VAT refunds were denied even though they fulfil the substantive requirements. It violates the right to a VAT refund established under the EU rules* and the Refund directive**.

The decision was made by the European Commission in January following a review as Germany has failed to bring its legislation in line with the EU law.

*VAT Directive, Council Directive 2006/112/EC

**Refund Directive, Council Directive 2008/9/EC).

The Chinese authorities have confirmed they will reduce the rate of VAT on the manufacturing industry from the current 16% down to 13% as of 1 April 2019.

For the transportation and construction industries, VAT will be reduced to 9% from 10% to help reduce tax burdens on the manufacturing sector and small businesses. The 6% value added tax for other industries will remain unchanged.

Two recent ECJ cases that were joined into one hearing continue the trend of the last few years of rolling back the German authorities’ one-time insistence on pedantically precise details on VAT invoices.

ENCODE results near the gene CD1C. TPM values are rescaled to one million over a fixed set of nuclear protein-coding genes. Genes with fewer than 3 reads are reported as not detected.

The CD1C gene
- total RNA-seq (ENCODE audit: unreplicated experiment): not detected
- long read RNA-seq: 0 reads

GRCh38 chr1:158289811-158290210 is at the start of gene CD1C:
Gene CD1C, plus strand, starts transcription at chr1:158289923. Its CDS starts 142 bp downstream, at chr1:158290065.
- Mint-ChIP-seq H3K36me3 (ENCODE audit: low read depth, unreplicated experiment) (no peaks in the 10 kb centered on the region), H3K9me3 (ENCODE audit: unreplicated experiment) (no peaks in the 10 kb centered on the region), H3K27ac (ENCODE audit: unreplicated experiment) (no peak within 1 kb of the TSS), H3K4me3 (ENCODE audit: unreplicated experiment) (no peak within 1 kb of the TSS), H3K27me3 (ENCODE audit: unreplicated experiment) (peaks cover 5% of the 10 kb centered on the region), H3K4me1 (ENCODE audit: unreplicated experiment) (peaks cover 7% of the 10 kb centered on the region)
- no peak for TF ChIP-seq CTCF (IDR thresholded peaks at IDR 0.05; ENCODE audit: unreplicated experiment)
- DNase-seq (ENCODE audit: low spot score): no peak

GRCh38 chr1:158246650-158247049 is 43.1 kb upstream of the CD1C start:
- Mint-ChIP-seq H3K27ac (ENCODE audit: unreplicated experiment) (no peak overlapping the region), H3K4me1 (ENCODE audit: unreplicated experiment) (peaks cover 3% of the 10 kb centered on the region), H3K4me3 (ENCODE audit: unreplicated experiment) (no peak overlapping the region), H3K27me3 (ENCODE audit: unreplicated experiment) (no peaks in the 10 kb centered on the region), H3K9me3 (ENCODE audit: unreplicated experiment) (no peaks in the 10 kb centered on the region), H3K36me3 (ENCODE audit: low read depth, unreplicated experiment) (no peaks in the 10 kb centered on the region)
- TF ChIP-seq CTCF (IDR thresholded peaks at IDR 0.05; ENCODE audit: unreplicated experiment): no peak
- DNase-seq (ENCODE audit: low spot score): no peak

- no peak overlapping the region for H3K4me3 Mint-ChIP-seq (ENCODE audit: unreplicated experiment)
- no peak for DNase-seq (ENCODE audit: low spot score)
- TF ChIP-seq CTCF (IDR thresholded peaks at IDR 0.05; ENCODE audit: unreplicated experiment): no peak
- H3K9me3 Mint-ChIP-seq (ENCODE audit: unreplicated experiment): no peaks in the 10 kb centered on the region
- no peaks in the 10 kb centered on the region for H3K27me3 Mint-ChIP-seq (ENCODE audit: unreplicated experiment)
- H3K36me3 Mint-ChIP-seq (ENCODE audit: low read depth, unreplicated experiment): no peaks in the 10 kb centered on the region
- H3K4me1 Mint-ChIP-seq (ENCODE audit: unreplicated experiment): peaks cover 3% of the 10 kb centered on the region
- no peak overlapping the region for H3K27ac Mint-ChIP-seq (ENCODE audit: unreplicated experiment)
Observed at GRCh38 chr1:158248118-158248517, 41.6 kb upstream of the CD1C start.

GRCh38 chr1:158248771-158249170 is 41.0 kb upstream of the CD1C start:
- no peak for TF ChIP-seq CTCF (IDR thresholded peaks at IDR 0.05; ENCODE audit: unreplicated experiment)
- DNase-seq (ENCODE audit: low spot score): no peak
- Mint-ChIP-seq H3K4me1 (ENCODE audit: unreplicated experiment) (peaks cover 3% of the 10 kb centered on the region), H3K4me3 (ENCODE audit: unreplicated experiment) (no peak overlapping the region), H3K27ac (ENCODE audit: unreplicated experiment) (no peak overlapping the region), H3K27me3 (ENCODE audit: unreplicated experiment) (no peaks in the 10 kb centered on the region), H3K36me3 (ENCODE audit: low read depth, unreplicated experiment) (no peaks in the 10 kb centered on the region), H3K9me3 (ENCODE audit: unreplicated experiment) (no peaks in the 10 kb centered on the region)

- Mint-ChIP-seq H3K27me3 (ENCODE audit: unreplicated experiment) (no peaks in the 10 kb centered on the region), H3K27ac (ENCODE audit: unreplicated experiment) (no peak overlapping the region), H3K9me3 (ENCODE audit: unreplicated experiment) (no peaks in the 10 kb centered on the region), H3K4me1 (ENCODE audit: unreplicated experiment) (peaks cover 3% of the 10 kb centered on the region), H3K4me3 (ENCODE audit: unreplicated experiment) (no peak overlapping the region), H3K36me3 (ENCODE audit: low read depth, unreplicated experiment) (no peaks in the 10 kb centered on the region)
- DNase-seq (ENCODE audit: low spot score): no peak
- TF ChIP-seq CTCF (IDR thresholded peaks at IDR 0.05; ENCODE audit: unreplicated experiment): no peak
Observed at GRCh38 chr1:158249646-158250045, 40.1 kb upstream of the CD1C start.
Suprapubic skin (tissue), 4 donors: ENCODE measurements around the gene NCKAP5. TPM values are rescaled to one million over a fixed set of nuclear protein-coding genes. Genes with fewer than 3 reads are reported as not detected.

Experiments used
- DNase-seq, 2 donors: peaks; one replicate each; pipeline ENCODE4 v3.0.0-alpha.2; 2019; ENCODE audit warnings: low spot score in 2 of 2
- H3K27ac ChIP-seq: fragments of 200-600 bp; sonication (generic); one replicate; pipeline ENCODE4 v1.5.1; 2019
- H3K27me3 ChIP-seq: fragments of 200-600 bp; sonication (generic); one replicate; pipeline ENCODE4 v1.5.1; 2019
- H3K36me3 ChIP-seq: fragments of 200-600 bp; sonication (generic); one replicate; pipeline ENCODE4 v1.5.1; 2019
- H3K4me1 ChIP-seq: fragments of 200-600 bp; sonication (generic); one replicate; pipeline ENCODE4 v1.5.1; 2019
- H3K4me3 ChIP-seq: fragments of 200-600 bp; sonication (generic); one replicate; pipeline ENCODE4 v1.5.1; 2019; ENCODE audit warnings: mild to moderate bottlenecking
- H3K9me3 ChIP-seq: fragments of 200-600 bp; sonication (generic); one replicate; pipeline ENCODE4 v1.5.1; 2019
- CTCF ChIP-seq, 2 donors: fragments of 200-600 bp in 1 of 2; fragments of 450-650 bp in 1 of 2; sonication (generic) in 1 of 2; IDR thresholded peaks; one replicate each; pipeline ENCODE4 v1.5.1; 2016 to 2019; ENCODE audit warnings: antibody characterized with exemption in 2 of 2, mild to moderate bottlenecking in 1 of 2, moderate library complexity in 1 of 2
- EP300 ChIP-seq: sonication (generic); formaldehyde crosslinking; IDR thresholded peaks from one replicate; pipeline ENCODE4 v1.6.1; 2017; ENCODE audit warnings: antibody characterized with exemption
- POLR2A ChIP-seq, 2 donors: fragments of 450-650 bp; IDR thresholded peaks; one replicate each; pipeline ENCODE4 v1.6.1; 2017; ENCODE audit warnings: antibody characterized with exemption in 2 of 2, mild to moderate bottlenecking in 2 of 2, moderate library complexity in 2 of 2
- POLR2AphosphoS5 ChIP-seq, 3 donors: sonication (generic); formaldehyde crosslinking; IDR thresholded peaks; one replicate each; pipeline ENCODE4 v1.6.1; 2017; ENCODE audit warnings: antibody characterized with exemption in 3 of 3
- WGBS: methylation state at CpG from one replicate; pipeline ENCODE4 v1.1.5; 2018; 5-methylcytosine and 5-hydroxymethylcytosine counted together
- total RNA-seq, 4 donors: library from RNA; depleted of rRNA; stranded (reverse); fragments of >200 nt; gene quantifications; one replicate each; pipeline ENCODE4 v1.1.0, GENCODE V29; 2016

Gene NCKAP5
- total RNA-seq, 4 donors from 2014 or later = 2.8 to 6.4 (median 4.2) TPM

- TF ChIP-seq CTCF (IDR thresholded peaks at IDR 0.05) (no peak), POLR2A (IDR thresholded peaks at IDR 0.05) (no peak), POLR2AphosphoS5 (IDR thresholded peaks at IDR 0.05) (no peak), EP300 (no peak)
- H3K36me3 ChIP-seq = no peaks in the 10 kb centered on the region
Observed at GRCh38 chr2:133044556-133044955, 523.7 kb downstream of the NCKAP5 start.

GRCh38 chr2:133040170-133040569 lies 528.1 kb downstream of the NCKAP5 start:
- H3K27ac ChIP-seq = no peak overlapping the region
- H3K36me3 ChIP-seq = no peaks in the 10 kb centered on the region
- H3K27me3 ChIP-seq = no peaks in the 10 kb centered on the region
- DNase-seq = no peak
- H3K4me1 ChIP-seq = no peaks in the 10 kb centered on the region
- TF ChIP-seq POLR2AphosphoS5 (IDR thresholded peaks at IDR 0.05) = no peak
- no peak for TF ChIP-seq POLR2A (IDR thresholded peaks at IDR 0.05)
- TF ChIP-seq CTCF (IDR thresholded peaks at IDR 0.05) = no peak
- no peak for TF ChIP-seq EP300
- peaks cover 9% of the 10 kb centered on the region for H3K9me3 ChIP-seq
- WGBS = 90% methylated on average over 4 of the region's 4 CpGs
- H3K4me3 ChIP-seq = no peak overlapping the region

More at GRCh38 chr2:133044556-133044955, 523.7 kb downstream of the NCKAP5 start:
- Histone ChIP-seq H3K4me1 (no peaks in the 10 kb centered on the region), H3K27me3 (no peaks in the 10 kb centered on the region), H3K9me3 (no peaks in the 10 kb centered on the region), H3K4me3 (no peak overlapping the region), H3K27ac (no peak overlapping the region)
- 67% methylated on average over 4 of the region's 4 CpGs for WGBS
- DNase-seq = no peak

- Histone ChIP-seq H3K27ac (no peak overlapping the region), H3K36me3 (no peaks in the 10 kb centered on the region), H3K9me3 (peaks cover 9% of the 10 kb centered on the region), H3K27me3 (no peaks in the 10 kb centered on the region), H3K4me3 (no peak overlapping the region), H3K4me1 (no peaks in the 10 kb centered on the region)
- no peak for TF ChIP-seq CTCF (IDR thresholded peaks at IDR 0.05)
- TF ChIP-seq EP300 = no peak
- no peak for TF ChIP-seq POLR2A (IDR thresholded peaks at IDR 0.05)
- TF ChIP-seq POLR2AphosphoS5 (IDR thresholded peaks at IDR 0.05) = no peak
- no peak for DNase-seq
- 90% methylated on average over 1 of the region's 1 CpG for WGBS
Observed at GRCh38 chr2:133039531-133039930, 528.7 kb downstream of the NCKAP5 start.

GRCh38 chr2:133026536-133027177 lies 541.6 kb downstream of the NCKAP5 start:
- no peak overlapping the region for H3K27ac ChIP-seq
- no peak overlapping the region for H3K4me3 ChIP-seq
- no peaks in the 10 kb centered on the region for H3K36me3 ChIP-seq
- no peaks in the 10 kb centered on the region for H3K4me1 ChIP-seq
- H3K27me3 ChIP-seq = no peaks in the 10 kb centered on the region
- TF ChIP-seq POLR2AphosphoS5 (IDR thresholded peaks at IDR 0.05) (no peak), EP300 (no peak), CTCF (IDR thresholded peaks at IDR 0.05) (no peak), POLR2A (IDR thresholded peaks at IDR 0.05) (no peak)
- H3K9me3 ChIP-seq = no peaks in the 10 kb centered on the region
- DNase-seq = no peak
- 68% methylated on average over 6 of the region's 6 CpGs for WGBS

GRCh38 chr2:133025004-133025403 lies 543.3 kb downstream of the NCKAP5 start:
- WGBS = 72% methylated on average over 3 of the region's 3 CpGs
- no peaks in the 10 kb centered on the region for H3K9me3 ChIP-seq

The cases concern addresses on VAT invoices, and whether they need to be precisely the address at which the supplier carried out that economic activity, or any reasonable contact address. The finding was the latter, and this hopefully marks the end of the era of VAT recovery in Germany being blocked on pedantic, unsubstantive grounds.

The CJEU (Court of Justice of the European Union) judgement in Volkswagen AG (C-533/16) confirmed that when VAT is charged by a supplier to a customer – several years after the supply took place – Member States cannot deny a VAT refund to that customer solely based on the expiry of a time limit running from the date of the supply.